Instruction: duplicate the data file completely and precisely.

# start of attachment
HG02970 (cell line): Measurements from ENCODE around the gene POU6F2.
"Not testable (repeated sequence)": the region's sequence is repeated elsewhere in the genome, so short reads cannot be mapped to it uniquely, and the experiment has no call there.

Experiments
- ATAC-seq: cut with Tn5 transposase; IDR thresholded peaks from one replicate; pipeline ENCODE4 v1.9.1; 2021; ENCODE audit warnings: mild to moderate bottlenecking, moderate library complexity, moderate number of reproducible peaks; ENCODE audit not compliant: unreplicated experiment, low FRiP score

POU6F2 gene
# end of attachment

HG02970 (cell line): Measurements from ENCODE around the gene POU6F2.
"Not testable (repeated sequence)": the region's sequence is repeated elsewhere in the genome, so short reads cannot be mapped to it uniquely, and the experiment has no call there.

Experiments
- ATAC-seq: cut with Tn5 transposase; IDR thresholded peaks from one replicate; pipeline ENCODE4 v1.9.1; 2021; ENCODE audit warnings: mild to moderate bottlenecking, moderate library complexity, moderate number of reproducible peaks; ENCODE audit not compliant: unreplicated experiment, low FRiP score

POU6F2 gene